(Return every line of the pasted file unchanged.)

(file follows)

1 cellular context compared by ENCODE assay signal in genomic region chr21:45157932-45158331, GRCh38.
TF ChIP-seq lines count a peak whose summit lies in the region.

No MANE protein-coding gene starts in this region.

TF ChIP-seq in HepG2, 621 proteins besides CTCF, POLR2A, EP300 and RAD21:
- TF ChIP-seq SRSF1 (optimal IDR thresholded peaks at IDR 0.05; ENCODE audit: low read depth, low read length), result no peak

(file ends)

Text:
1 cellular context compared by ENCODE assay signal in genomic region chr21:45157932-45158331, GRCh38.
TF ChIP-seq lines count a peak whose summit lies in the region.

No MANE protein-coding gene starts in this region.

TF ChIP-seq in HepG2, 621 proteins besides CTCF, POLR2A, EP300 and RAD21:
- TF ChIP-seq SRSF1 (optimal IDR thresholded peaks at IDR 0.05; ENCODE audit: low read depth, low read length), result no peak